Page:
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J Am Coll Nutr. 1990 Dec;9(6):600-9.

Long-term effects of a vegetarian diet on the nutritional status of elderly people (Dutch Nutrition Surveillance System).

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  • 1Department of Human Nutrition, TNO-CIVO Toxicology and Nutrition Institute, Zeist, The Netherlands.

Abstract

The health and nutritional status (anthropometry, and blood and urine biochemistry) of 44 Dutch apparently healthy vegetarians, aged 65-97 years, refraining from meat, fish, and poultry consumption, was assessed for insight into long-term consequences of ovo-lacto- or lacto-vegetarianism. The results indicate that in comparison to omnivorous elderly the vegetarian elderly (especially men) have aged successfully with respect to cardiovascular risk factors. In contrast, vegetarian elderly are at a higher risk for a marginal iron, zinc, and vitamin B12 status. Although several vegetarian elderly showed low levels of 25-hydroxyvitamin D in plasma and many had low values of 24-hr urine volume (per kg body weight), these values are not likely the result of a vegetarian diet per se. It is concluded that, although some nutrition-related risks are prevalent among vegetarian elderly, these risks can probably be prevented by lifestyle changes.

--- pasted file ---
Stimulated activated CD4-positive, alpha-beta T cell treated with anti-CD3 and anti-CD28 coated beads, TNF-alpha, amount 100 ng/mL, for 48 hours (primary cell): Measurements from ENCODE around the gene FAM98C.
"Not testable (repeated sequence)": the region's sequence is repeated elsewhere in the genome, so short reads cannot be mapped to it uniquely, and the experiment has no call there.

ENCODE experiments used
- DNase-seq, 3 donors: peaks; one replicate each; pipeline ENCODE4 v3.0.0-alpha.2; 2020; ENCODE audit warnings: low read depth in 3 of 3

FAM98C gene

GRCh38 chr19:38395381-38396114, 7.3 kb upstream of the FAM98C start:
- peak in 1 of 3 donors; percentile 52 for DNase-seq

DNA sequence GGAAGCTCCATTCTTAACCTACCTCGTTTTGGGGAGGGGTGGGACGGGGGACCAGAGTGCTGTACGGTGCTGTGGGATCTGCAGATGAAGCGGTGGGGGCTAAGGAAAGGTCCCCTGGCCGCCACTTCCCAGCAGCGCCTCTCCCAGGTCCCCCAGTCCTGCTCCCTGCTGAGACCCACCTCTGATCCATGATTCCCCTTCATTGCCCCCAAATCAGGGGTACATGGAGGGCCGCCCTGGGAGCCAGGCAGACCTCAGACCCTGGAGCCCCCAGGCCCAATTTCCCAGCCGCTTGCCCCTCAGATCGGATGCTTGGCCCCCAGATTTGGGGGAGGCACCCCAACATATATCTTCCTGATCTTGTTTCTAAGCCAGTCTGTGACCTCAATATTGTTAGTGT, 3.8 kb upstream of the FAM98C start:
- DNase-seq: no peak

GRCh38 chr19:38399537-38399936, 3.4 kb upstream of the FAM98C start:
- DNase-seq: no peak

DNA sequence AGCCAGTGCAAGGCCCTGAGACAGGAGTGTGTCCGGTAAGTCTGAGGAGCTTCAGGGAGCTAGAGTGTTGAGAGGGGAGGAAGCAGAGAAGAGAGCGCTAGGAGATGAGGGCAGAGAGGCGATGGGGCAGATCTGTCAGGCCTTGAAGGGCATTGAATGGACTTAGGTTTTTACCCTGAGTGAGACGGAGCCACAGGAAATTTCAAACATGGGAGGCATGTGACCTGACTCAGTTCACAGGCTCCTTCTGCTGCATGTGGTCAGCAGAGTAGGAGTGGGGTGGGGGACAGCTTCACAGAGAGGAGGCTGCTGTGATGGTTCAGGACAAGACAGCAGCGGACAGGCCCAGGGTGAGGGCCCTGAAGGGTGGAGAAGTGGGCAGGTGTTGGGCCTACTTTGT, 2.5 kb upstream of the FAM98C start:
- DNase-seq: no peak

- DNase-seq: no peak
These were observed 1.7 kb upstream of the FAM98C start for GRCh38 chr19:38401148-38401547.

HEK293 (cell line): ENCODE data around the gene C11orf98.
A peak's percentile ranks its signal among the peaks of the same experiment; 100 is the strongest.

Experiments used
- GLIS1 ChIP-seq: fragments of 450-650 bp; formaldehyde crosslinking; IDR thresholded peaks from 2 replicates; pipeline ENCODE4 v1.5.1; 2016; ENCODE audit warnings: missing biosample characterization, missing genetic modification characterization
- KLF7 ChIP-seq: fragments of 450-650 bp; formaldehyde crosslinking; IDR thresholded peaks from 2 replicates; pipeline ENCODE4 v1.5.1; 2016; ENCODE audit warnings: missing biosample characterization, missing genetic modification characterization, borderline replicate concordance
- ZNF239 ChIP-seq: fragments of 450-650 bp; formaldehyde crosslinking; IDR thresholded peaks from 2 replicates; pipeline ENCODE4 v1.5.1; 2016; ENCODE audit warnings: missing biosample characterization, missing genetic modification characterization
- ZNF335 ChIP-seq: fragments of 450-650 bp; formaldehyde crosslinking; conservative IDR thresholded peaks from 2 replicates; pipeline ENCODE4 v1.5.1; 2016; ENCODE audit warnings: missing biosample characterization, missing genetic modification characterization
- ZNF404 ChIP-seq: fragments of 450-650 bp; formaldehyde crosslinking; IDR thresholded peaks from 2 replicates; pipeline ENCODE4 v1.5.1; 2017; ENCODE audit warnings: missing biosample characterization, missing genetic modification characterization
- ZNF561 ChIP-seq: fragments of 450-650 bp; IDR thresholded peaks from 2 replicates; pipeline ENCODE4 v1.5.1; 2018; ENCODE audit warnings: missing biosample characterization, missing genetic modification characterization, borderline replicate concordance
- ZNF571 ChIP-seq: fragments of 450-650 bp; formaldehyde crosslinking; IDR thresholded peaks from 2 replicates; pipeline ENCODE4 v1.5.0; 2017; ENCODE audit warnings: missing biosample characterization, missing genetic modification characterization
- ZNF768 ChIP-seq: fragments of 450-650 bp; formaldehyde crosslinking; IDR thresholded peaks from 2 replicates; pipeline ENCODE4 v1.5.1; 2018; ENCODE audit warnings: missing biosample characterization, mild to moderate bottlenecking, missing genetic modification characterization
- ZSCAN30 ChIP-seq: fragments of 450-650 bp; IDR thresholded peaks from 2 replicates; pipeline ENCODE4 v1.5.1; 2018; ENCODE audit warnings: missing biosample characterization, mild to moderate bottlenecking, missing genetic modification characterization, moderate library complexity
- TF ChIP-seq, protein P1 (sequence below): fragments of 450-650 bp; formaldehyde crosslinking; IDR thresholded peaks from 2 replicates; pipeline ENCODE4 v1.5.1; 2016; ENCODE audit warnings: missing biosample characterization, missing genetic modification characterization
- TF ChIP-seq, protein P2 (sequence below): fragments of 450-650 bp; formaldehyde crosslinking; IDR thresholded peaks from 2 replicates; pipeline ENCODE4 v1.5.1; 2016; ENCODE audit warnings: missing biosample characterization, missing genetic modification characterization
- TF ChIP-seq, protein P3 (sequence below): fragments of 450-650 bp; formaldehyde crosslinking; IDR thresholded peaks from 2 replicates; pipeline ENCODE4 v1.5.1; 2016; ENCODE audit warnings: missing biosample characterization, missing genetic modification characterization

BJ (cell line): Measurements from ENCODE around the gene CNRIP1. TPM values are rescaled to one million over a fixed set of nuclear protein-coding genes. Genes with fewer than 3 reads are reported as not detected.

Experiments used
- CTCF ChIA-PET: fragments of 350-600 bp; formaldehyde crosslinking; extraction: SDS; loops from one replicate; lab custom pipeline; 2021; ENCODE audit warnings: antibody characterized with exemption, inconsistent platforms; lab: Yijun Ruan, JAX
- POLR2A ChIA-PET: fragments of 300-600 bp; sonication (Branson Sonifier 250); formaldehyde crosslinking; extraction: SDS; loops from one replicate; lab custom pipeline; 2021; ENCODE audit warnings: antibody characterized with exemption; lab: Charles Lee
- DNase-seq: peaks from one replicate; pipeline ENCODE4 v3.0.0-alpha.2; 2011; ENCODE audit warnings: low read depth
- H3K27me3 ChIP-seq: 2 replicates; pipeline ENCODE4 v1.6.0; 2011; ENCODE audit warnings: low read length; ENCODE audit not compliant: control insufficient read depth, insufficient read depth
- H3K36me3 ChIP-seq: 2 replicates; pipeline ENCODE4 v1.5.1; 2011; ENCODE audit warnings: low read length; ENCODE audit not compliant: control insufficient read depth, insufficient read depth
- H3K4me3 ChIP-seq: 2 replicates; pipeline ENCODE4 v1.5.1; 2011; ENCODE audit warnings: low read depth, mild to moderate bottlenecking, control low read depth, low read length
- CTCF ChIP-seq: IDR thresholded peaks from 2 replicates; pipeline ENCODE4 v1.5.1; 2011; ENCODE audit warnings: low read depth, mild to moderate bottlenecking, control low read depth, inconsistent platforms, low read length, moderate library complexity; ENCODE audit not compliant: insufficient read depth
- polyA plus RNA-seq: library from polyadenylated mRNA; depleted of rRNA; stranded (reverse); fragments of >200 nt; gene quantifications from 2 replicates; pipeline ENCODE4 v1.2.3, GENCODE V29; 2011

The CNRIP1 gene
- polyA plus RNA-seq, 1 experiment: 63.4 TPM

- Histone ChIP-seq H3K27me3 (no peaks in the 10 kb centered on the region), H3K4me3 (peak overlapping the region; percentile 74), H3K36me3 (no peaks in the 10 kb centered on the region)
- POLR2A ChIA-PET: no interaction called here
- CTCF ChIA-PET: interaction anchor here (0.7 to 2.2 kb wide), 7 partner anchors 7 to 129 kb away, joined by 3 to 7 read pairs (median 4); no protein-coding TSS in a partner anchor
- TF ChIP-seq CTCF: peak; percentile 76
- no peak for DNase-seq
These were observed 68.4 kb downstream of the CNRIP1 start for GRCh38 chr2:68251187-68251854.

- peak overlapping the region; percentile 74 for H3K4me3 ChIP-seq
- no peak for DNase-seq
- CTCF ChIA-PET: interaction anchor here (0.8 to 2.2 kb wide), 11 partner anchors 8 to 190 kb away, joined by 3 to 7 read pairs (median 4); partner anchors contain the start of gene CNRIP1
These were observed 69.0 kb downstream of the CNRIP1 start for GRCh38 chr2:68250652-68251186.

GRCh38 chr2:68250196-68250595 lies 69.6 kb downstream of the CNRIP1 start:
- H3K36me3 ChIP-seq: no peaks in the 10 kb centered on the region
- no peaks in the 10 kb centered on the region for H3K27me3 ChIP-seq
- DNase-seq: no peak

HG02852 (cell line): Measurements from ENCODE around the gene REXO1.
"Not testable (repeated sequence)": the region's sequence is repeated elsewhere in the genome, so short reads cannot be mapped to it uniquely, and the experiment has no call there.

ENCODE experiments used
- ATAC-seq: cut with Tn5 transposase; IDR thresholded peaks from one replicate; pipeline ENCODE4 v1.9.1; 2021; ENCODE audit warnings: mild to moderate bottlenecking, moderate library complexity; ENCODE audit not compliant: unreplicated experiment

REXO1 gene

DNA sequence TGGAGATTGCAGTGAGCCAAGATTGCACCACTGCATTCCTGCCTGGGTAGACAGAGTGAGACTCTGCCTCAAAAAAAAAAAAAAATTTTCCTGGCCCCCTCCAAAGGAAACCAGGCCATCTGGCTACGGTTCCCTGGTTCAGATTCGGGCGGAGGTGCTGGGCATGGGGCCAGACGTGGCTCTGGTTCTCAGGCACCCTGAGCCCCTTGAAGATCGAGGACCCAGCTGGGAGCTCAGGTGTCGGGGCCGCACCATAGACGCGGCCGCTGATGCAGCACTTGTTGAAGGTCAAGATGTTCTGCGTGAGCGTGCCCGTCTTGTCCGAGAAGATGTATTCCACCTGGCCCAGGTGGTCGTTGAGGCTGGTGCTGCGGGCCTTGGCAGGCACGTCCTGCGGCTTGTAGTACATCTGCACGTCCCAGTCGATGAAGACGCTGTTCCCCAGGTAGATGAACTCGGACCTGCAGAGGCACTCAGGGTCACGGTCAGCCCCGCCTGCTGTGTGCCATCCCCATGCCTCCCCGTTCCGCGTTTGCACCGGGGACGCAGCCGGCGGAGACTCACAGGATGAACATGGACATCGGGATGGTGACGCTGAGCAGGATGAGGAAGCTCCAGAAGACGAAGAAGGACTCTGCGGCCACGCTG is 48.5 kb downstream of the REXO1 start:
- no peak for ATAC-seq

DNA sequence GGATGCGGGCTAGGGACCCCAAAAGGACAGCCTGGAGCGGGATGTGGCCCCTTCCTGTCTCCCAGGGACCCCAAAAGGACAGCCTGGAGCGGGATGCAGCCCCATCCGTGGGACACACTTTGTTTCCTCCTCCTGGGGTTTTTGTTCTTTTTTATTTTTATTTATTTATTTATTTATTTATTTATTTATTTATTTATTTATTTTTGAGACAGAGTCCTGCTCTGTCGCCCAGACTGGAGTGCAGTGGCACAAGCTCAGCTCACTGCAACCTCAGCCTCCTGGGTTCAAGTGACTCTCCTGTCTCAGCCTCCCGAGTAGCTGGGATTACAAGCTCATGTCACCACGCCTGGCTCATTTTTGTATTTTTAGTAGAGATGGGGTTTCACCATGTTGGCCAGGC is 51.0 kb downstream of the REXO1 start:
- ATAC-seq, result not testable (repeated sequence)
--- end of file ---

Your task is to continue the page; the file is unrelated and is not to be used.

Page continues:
PMID:
2273194
[PubMed - indexed for MEDLINE]
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